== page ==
Ladies and gentlemen,
It is a great honour to have you all as guests at the University of Helsinki to familiarise yourselves with our science education activities.
In the words of the Ministry of Culture and Education of Finland: “Science education means the strengthening of science competence. Competence in science is cognitive and skill-based basic knowledge acquired through education. It is also the ability and interest to acquire, process and evaluate new information and keep track of scientific developments. The knowledge, thinking and learning skills related to scientific disciplines are essential. Science education helps to ensure the population’s ability to understand science and research processes and their results, which is important for people’s general competencies. Science education encompasses all fields of study. Encouraging all children and young people to be interested in science is essential both in school and beyond. Science education also supports lifelong learning skills and goals.”
From our standpoint, our engaging science education activities in accordance with our strategy consolidate the reputation of our University as a global force, a creative and international globally attractive community-based environment for learning and top-level research, where the multidisciplinary formulation of research questions and cooperation between units increase the social impact of research. We want to be a global force and pioneer also in science education.
Since 2003, we have studied, developed and implemented science education engaging children, young people and families as well as education experts. These activities that started with natural sciences have recently spread to include almost all disciplines at the University of Helsinki.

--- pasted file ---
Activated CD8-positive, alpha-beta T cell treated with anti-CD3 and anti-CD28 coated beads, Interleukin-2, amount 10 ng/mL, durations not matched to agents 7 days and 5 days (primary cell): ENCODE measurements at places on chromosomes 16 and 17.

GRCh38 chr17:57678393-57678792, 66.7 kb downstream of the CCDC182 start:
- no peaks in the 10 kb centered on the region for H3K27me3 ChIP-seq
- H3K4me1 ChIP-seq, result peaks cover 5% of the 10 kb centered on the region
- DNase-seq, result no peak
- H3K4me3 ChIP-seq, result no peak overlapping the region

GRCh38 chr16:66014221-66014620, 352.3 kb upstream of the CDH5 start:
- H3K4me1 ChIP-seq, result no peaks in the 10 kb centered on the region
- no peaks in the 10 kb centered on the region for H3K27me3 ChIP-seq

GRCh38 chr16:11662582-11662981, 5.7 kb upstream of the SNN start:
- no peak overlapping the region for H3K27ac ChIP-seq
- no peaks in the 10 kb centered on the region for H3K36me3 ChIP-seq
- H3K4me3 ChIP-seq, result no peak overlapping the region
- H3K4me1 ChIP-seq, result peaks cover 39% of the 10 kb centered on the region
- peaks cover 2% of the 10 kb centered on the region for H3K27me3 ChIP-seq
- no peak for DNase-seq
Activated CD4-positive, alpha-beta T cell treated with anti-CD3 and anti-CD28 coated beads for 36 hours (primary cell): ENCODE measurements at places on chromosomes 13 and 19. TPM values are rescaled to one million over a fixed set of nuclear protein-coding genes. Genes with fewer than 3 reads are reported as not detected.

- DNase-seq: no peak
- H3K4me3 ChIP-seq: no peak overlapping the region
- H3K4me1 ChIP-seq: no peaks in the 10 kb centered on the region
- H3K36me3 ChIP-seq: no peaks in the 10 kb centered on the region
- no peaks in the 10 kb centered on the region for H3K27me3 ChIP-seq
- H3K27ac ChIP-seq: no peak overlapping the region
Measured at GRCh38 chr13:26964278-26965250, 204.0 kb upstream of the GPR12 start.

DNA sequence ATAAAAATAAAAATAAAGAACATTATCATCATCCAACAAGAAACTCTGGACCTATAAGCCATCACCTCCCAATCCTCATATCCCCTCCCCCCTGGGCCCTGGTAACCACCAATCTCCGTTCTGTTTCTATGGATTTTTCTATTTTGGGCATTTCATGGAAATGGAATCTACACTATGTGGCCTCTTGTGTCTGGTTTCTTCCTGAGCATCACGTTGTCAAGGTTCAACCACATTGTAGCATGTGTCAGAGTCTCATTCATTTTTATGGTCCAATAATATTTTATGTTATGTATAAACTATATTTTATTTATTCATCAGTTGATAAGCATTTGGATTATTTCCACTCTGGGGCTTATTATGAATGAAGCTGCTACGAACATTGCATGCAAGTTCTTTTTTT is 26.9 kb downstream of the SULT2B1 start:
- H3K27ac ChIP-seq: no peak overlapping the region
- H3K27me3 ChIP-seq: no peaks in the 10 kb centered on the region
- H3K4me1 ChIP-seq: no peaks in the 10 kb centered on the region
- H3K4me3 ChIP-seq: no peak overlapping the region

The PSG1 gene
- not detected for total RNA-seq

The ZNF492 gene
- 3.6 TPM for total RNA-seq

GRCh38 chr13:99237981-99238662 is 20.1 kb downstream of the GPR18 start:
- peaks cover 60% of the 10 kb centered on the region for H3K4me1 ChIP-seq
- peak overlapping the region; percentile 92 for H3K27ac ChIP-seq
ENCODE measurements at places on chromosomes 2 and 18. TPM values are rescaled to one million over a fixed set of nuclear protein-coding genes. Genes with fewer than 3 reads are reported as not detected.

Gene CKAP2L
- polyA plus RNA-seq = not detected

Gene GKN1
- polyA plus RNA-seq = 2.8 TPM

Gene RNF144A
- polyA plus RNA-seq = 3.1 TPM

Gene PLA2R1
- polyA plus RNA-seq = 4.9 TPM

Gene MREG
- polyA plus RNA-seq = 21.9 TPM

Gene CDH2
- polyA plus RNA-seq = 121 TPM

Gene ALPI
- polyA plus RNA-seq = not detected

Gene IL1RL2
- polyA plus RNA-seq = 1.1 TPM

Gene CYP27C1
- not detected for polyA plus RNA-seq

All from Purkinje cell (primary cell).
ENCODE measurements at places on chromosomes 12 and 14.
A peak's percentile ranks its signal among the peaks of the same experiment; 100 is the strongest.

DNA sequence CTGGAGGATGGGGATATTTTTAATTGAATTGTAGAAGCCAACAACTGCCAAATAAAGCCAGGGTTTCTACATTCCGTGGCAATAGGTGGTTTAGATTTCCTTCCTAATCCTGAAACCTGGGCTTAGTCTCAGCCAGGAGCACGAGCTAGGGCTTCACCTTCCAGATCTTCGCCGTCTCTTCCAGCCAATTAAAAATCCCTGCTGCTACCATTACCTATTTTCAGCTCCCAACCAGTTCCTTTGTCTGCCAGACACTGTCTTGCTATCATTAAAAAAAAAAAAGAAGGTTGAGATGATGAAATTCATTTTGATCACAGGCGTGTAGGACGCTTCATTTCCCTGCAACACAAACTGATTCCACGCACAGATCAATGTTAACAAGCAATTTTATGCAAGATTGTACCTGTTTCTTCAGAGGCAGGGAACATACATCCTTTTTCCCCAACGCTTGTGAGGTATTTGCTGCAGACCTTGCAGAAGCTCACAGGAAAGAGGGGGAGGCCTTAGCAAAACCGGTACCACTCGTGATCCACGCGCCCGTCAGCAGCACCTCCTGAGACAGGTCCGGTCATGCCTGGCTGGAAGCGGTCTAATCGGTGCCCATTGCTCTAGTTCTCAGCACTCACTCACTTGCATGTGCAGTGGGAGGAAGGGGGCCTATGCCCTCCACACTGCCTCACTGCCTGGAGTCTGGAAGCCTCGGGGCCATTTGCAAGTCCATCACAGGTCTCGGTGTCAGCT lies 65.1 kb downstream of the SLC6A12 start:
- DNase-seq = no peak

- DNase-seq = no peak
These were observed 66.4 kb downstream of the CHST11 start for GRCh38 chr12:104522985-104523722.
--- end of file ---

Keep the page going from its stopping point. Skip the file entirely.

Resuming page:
Based on research, communality and engagement, we develop new pedagogical innovations for all kinds of learning – on the one hand, through non-formal science education activities encouraging children, young people and even entire families to engage in scientific activities and study and, on the other hand, through activities supporting the work and developing the competence of education and teaching staff. What we consider key practices in science education for children, young people and families are engagement, hands-on doing and authentic research environments provided by our University. Researchers may be excellent role models for young people planning their life.
A good example of our research related to science education is our recent study of the image of researchers held by the children participating in our science camps.
The results of our research related to science education and our development activities will not remain only on the pages of scientific journals or academic theses. All concrete pedagogical models and materials are published openly online. The outcomes will gradually spread in the field as real innovations once the education and teaching staff participating in research and development projects adopt them in their own work. Many other parties have also adopted the models and material developed in our science education activities. Even a few start-ups have been founded based on innovations created in doctoral dissertation projects. There also seems to be demand for innovations in education export.